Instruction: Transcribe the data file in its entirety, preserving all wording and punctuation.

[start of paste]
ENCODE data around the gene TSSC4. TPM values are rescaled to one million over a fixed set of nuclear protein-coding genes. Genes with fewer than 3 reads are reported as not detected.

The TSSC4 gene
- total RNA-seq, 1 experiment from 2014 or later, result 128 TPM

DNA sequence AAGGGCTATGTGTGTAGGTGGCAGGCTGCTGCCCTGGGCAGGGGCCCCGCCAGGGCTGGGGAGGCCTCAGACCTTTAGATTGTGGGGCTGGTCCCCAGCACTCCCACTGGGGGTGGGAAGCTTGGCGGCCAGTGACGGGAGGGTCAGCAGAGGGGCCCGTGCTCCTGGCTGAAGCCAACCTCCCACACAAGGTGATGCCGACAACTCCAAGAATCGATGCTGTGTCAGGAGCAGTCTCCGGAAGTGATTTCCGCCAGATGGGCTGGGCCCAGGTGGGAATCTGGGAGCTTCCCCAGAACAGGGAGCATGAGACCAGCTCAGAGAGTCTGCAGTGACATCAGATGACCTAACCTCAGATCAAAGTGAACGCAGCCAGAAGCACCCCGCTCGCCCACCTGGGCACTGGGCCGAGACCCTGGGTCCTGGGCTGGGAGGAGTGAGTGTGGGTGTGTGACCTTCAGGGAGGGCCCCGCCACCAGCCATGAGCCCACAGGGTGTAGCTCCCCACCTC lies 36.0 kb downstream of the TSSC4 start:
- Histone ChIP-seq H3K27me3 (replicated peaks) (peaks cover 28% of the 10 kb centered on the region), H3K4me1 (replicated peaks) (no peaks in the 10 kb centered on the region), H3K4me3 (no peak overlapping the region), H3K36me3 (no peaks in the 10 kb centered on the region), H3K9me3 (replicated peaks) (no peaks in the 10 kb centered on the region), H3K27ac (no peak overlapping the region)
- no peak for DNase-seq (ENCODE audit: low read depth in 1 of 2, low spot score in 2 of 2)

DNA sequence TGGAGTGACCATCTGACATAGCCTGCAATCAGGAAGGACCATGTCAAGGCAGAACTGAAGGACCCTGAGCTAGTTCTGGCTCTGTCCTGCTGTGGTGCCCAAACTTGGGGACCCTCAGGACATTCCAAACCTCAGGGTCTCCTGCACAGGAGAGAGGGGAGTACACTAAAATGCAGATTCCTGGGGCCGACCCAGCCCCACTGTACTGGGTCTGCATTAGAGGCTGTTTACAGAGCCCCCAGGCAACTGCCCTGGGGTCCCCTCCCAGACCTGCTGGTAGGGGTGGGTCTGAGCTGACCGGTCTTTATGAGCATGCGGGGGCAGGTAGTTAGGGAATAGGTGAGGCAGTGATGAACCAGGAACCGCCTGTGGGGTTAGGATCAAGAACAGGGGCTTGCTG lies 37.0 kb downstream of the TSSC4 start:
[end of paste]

ENCODE data around the gene TSSC4. TPM values are rescaled to one million over a fixed set of nuclear protein-coding genes. Genes with fewer than 3 reads are reported as not detected.

The TSSC4 gene
- total RNA-seq, 1 experiment from 2014 or later, result 128 TPM

DNA sequence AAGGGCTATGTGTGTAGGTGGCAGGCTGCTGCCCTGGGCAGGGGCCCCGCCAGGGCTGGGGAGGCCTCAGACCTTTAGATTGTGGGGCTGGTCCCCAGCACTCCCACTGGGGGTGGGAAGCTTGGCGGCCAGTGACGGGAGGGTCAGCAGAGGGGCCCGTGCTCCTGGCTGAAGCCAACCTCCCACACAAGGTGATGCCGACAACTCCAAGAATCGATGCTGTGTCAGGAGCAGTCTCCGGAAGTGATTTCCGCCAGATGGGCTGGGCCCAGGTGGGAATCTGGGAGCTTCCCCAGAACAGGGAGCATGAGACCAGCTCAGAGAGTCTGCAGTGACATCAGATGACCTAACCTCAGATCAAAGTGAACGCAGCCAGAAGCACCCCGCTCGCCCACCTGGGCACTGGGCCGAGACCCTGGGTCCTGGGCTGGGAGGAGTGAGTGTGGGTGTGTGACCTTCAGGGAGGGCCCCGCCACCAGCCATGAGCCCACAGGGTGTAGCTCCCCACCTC lies 36.0 kb downstream of the TSSC4 start:
- Histone ChIP-seq H3K27me3 (replicated peaks) (peaks cover 28% of the 10 kb centered on the region), H3K4me1 (replicated peaks) (no peaks in the 10 kb centered on the region), H3K4me3 (no peak overlapping the region), H3K36me3 (no peaks in the 10 kb centered on the region), H3K9me3 (replicated peaks) (no peaks in the 10 kb centered on the region), H3K27ac (no peak overlapping the region)
- no peak for DNase-seq (ENCODE audit: low read depth in 1 of 2, low spot score in 2 of 2)

DNA sequence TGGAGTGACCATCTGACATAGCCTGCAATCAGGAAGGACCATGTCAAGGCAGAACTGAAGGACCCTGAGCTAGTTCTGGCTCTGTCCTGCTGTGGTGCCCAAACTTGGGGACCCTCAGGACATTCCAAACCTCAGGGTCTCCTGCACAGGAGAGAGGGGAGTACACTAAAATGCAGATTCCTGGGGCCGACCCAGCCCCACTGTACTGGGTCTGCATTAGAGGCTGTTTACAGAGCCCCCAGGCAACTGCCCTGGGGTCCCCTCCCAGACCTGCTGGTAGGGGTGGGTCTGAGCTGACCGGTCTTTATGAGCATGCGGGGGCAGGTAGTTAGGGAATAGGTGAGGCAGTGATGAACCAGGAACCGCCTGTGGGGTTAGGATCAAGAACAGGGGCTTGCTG lies 37.0 kb downstream of the TSSC4 start: